Introduction to Kitting: Bundles, Multipacks, and Aggregates

This article will give you a basic introduction to kitting functionality and terminology.

We have separate articles for creating each type of kit. See the Related Articles section for the links.


What we'll cover:

  1. Basic Kitting Functionality
  2. Kit Product Characteristics
  3. Kitting Set Up
  4. Retrieving Kitting Information
  5. The Four Types of Kits
  6. Related Articles



Basic Kitting Functionality

Kits connect multiple products together, making them easier to list and manage. Creating kits automates inventory management.

As an example, let's assume you want to sell a guitar and an amplifier as a bundle on one listing.

When your kit is purchased, its quantity is reduced by one. The inventory of the Kit Parts is also automatically reduced by one.



Kit Product Characteristics

Kit Parent:

  • The Parent SKU binds the kit together. It is a virtual SKU because it represents a relationship with other products.
  • The Parent SKU holds all the details for the marketplace, such as the title, main image, description, and so on.

Kit Parts:

  • The Kit Parts are the actual products that make up your kits. They are the products that are actually purchased even though the Kit Parent is the item that is added to your Market List and listed on the marketplace.



Kitting Set Up

A kit is a relationship between products. It is not an Inventory Level relationship. The quantities sync because the products are connected.

Because kits are Product Level relationships, you need to be careful when you implement an advanced PO Source option in your Market List (accessed by selecting a Market List and clicking the Edit button).

EXAMPLE: You have the advanced PO Source option Match by product 'UPC' enabled. There are two items in your Warehouse with the same UPC, but different SKUs. Because we are matching by UPC, we may match your kitted item to the wrong product in the Warehouse. This would cause the inventory of your item and kit to be incorrect.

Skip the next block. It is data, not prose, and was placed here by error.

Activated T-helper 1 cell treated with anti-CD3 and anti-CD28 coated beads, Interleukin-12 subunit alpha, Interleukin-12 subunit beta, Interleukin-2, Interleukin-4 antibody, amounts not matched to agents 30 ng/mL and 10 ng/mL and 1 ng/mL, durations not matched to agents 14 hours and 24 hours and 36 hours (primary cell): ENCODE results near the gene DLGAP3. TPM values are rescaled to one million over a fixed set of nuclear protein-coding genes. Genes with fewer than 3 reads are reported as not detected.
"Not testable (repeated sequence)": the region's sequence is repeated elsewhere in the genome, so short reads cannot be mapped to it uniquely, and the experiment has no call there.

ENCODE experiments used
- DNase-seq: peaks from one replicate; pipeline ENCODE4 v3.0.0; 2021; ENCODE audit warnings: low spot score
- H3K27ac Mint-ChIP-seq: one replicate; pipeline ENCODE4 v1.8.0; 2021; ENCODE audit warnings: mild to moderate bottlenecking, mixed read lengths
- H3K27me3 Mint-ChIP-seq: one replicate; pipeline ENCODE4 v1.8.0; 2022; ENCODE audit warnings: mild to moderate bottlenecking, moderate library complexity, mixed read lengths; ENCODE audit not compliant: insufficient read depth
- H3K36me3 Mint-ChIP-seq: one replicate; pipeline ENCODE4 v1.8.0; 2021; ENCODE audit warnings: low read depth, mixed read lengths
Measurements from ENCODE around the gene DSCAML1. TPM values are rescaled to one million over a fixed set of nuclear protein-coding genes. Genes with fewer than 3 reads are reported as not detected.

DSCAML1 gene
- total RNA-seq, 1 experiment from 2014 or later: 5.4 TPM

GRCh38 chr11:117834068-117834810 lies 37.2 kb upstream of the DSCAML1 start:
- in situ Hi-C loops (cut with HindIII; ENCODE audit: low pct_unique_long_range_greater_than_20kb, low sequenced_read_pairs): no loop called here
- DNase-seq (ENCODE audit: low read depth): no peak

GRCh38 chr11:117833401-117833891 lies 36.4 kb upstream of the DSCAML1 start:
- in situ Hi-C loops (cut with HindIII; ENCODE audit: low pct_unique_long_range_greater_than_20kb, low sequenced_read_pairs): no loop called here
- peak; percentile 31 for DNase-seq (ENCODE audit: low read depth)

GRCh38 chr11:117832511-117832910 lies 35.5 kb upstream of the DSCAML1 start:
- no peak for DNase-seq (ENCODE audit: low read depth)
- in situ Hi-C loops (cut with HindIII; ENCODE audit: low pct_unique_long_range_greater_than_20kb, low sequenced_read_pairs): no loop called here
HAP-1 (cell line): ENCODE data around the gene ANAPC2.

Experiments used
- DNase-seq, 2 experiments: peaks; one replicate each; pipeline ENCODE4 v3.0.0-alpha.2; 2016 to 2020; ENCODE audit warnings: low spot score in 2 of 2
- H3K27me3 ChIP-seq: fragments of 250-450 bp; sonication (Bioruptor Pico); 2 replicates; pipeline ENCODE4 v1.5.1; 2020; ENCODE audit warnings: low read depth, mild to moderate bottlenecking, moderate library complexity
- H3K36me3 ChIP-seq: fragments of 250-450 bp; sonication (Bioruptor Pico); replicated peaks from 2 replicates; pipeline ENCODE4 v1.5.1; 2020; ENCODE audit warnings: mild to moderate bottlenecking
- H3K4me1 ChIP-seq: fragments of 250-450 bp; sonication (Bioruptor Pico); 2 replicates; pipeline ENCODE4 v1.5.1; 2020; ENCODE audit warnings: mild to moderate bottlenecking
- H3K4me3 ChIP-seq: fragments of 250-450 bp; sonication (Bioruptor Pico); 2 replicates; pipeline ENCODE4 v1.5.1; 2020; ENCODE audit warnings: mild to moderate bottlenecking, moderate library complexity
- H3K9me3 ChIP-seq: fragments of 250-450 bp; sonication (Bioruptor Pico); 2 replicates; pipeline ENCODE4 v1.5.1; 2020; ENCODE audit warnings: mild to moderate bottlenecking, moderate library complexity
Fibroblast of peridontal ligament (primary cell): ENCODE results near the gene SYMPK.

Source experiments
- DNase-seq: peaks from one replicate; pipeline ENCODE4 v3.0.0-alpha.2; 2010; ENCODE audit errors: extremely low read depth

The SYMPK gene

The same Kit Part can be used in multiple kits. For example, you can create several kits with different guitars. They can all share the same amp.

NOTE: You cannot put a kit inside another kit. If you want to sell a bundle with a guitar, amp, and case, you need to create a kit with the three individual products.


Retrieving Kitting Information Into Excel

Due to the complexity of kitting relationships, you cannot currently retrieve kitting information using our Excel Add-In Tool. We are working to add this capability.

To access kitting data in the future, we recommend saving the files you upload to Solid Commerce.


The Four Types of Kits

1) Bundles: A bundle is a group of products sold on one listing. This is the type of kit we've been using as an example in this article—one guitar with one amp.

2) Multipacks (Lot Listings): Multipacks allow you to sell multiple quantities of a single product. For example, you could sell guitar strings in single packs, 3-packs, and 6-packs.

3) Listing One Product Multiple Times: This type of kit is used to sell one base product on several slightly different listings. For example, you sell one set of shocks that fit both Chevy and GMC trucks. You want to list the brake pads on two listings, each with a different title and vehicle make.

4) Aggregates: Aggregates work well for liquids. Let's assume you buy orange juice by the gallon. You also buy empty 8 oz. and 16 oz. bottles. When you get orders for the 8 or 16 oz. sizes, you open a gallon bottle and pour it into your smaller bottles.


Related Articles

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